Decades after its arcade release was scuttled by publisher Atari, a long-lost sequel to the 1990s fighting game Primal Rage has finally surfaced and is now playable on modern PCs via emulation.
Primal Rage 2 shifts the series in a new direction, replacing the previous game’s carnosaur cast with humanoid characters while adding a combo system reminiscent of Rare’s Killer Instinct games. The result is a blast from the past that reflects the outlandish design trends frequently seen in ’90s-era fighting games.
Primal Rage, originally released in arcades in 1994, is a one-on-one fighting game that features a playable cast of dinosaurs, primitive apes, and other ancient creatures. As was common in the years after Mortal Kombat‘s release, Primal Rage features ample amounts of blood and gore, along with several over-the-top finishing moves.
The game’s unusual cast and unconventional mechanics won it a dedicated fanbase, and more than a dozen ports of Primal Rage launched across contemporary consoles and computer platforms in the years after its arcade release. Encouraged by initial player reactions and the continuing popularity of arcade fighting games, Atari soon started production on a sequel, Primal Rage 2, which was set to be released in 1996.
Primal Rage 2 makes many notable changes to the series formula, starting with its playable cast. Players choose between several humanoid gods who represent the beasts seen in the original Primal Rage, marking a dramatic change in gameplay. The original game’s fighting mechanics are replaced with a new chain-based combo system, and Primal Rage‘s characters make cameo appearances during transformation moves and combos, though they may also be unlocked for play after players insert multiple credits.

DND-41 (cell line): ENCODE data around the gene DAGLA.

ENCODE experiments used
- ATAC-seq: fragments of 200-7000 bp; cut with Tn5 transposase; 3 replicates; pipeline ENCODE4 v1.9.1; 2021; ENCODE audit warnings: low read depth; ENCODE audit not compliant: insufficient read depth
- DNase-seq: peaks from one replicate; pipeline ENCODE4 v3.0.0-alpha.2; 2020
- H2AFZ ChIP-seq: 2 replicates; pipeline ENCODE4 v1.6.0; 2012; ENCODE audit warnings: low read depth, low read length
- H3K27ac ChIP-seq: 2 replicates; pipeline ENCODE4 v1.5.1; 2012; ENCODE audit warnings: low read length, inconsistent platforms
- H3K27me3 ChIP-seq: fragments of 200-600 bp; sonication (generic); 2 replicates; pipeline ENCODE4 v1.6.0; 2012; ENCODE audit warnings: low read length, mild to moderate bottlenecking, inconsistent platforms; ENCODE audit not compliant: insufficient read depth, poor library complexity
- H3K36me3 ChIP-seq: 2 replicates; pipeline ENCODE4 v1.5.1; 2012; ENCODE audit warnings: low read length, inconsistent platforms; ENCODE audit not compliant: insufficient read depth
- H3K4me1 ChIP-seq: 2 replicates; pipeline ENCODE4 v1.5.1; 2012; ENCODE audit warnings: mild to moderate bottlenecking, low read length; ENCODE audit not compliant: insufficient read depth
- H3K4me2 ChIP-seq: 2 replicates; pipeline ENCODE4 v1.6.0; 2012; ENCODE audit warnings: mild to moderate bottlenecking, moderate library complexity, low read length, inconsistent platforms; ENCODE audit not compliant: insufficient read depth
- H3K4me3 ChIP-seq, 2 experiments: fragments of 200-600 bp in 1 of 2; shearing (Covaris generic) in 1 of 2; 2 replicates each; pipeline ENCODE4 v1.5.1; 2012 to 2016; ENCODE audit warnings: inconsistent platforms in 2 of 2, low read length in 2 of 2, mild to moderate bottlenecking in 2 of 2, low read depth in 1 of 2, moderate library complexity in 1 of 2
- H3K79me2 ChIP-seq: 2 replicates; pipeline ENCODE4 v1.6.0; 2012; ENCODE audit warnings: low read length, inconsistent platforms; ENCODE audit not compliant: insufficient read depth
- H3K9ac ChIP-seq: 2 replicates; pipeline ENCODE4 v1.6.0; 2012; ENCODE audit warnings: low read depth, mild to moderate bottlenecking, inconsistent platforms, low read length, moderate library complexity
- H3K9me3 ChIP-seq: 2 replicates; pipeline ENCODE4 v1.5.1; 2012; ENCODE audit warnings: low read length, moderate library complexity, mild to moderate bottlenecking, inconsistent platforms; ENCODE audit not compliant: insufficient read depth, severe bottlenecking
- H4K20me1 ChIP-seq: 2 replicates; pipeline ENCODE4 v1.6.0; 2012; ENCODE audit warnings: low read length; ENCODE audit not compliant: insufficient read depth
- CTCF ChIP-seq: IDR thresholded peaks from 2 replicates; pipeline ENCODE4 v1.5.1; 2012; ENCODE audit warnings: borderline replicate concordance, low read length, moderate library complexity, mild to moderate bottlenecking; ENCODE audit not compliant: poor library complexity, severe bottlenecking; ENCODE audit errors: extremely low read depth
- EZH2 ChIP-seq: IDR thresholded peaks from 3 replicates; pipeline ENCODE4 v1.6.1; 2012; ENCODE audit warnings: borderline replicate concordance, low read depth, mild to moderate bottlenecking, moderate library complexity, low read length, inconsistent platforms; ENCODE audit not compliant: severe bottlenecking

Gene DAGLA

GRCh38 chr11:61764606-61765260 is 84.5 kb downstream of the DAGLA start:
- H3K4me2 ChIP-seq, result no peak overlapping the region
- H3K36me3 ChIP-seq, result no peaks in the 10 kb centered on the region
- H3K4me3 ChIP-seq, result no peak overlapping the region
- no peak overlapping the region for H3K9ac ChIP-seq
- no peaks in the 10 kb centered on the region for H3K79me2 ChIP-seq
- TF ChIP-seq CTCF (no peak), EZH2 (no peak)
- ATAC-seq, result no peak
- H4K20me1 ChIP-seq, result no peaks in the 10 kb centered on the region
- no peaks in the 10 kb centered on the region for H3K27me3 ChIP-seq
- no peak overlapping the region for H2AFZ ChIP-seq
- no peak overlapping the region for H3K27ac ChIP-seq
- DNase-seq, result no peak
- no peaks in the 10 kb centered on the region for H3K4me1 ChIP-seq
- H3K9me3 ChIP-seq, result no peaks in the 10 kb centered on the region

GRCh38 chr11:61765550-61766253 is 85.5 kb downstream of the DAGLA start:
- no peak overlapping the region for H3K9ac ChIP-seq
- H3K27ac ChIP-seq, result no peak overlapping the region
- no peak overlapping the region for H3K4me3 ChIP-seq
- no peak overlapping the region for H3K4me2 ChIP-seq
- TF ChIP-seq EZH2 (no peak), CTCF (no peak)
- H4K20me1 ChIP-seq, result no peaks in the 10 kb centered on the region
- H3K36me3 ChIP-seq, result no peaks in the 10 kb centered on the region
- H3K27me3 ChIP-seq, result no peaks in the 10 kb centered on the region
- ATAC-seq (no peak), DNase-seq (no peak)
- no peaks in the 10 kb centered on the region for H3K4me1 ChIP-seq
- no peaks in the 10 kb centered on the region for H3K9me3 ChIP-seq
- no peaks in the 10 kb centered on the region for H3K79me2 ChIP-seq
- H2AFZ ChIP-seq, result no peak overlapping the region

While Primal Rage 2‘s arcade release was eventually canceled, several prototype cabinets managed to survive prerelease location tests, and their ROM data was eventually dumped for use within emulators. Recent advancements by Multiple Arcade Machine Emulator (MAME) developer Gruntzilla94 rendered the game fully playable on modern PCs, giving Primal Rage fans the chance to experience Atari’s long-lost follow-up more than two decades after its cancellation.
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